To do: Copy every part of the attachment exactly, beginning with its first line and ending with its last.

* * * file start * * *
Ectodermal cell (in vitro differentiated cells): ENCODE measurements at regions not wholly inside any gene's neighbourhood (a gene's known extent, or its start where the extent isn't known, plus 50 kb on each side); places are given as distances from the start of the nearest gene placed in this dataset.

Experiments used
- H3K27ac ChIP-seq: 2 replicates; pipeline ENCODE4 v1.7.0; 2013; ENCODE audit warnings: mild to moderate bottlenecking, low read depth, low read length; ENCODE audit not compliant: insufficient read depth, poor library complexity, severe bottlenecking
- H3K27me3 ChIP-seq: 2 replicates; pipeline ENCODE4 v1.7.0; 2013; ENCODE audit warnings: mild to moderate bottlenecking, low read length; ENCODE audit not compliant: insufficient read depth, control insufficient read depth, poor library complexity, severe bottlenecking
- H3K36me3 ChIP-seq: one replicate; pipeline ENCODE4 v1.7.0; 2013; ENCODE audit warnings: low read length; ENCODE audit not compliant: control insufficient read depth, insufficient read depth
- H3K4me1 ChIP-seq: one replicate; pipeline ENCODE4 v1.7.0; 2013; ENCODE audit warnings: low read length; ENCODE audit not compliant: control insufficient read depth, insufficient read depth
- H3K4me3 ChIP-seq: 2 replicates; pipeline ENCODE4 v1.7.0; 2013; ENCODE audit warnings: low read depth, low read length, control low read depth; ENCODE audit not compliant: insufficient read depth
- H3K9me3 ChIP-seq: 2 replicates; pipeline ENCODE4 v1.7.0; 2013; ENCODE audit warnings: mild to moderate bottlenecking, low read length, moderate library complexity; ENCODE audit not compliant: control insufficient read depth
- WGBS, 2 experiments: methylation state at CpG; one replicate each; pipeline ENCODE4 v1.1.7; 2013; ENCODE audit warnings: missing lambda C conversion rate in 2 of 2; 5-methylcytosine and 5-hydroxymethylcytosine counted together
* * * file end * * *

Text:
Ectodermal cell (in vitro differentiated cells): ENCODE measurements at regions not wholly inside any gene's neighbourhood (a gene's known extent, or its start where the extent isn't known, plus 50 kb on each side); places are given as distances from the start of the nearest gene placed in this dataset.

Experiments used
- H3K27ac ChIP-seq: 2 replicates; pipeline ENCODE4 v1.7.0; 2013; ENCODE audit warnings: mild to moderate bottlenecking, low read depth, low read length; ENCODE audit not compliant: insufficient read depth, poor library complexity, severe bottlenecking
- H3K27me3 ChIP-seq: 2 replicates; pipeline ENCODE4 v1.7.0; 2013; ENCODE audit warnings: mild to moderate bottlenecking, low read length; ENCODE audit not compliant: insufficient read depth, control insufficient read depth, poor library complexity, severe bottlenecking
- H3K36me3 ChIP-seq: one replicate; pipeline ENCODE4 v1.7.0; 2013; ENCODE audit warnings: low read length; ENCODE audit not compliant: control insufficient read depth, insufficient read depth
- H3K4me1 ChIP-seq: one replicate; pipeline ENCODE4 v1.7.0; 2013; ENCODE audit warnings: low read length; ENCODE audit not compliant: control insufficient read depth, insufficient read depth
- H3K4me3 ChIP-seq: 2 replicates; pipeline ENCODE4 v1.7.0; 2013; ENCODE audit warnings: low read depth, low read length, control low read depth; ENCODE audit not compliant: insufficient read depth
- H3K9me3 ChIP-seq: 2 replicates; pipeline ENCODE4 v1.7.0; 2013; ENCODE audit warnings: mild to moderate bottlenecking, low read length, moderate library complexity; ENCODE audit not compliant: control insufficient read depth
- WGBS, 2 experiments: methylation state at CpG; one replicate each; pipeline ENCODE4 v1.1.7; 2013; ENCODE audit warnings: missing lambda C conversion rate in 2 of 2; 5-methylcytosine and 5-hydroxymethylcytosine counted together